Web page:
Even though right now no one in politics actually has a plan, the business world will move things on as they have to keep moving. Capitalism demands it (which might be why we are in this mess in the first place, but that’s for another day).
And the slow process of finding this way through the ball of confusion left to us by what can only be described as “arseholes” (no, not the voters, but the rats who gnawed through the ship’s hull, set the boat on fire then promptly abandoned the sinker) starts here.
So what are the problems that the telemedia industry faces post-Brexit? Well, like all industries, right now nothing. The most immediate thing that will start to have an effect is currency values as the pound plummets (as I write it has hit a 31 year low against the US dollar). Collecting money from other markets in other currencies is going to cause problems with the bottom line. But, paying developers and costs in other countries plus a slightly lower tax burden from lower profits could offset this in the short term.
The real problems that will impact all facets of the industry is the mid and long term as the Brexit process actually takes place. The main thing that we see in our articles on what Brexit means for payments, digital marketing and telecoms is how dismantling the raft of regulation that impacts all industries is going to have on the business.
As I write the cabal of cranks that want to lead the Tory party – and by default become our unelected prime minister – are in chaos as to what to do about regulations and laws. One leading contender, Andrea Leadsom, is already making noises that she’s going to abolish maternity pay and the minimum wage, who knows what she could do to all the telecoms related laws and regulations that surround our industry. The rest don’t seem to have a plan.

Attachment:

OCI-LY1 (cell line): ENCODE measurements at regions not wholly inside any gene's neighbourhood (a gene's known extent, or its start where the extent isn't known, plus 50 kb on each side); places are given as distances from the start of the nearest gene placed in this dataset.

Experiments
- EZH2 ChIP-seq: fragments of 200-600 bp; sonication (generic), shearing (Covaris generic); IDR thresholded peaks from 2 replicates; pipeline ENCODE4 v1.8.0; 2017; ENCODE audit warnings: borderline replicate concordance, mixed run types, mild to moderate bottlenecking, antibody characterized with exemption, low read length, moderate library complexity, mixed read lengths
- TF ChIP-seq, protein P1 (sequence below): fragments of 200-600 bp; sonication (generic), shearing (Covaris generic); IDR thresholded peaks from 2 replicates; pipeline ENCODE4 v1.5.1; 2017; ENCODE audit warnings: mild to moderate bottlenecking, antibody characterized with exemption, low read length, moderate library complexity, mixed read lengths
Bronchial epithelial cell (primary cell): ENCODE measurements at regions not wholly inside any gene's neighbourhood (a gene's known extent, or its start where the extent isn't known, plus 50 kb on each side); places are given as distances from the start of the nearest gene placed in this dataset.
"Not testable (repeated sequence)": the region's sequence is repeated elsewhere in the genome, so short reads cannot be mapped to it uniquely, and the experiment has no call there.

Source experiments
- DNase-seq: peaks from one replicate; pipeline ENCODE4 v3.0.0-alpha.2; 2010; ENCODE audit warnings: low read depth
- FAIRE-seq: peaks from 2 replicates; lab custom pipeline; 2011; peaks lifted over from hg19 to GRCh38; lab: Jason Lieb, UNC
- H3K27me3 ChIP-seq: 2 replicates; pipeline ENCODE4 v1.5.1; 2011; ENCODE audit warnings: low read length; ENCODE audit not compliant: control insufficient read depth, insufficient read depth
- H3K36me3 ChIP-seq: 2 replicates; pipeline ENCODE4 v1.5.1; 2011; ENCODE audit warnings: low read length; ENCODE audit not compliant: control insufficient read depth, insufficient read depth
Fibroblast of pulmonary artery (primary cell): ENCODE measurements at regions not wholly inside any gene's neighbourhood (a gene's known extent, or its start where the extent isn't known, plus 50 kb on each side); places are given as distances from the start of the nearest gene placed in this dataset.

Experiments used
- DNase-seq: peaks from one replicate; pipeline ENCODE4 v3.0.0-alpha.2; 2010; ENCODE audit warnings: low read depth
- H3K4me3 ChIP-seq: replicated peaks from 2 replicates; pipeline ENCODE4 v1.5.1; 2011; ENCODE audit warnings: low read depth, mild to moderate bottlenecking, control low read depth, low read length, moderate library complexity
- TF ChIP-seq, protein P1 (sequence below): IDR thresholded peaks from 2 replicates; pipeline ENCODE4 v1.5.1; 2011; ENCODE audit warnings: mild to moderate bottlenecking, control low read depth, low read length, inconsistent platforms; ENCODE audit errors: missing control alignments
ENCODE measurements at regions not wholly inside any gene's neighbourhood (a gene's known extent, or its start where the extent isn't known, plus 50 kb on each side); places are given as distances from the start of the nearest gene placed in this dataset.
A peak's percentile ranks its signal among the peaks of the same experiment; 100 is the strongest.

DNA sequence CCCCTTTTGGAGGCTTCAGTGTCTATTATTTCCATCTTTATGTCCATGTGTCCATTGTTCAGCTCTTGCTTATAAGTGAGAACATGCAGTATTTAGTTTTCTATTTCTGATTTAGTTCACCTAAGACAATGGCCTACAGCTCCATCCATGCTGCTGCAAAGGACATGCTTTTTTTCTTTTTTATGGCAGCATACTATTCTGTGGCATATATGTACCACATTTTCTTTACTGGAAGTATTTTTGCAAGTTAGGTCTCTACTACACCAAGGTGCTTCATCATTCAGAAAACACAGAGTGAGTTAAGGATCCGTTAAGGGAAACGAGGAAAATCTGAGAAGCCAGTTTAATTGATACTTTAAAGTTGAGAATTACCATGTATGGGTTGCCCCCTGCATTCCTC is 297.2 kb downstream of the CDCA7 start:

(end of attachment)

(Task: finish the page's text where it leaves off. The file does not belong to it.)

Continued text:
But this uncertainty around where we are going and how we are going to be policed is important. How Phonepay Plus works won’t change much, but the rules that it and Ofcom have to uphold could be significantly different in a few years time.
This in itself is a major upheaval as it may all change – for the better or the worse – but undoing all the stuff we have in place and knowing over the time that process will take is going to cause real problems and significant costs.
There are many other issues with Brexit and the unwinding of our relationship with Europe, not to mention the issues with building a new one post divorce. There are also going to be many more with forming unilateral trade deals with everyone else. Is it all going to be worth it?
If I knew the answer I would sleep easier at night, however no one knows and so we are going to have to make this up as we go along. Potentially it could be disastrous for the UK telecoms industry as a whole if we don’t keep the EU regulations we already have. It could see many big carrier’s parent companies take many jobs away. It could see costs for consumers rise.
On the other hand, it could open up a much more lax environment free of EU red tape and with the ability to run much leaner companies with zero-hours contracts, no minimum wage and many other reduced overheads. For business it will be a success either way – the bosses will make sure it is – but for the workforce (many of whom voted for this) it could be very costly indeed. Interesting times lie ahead.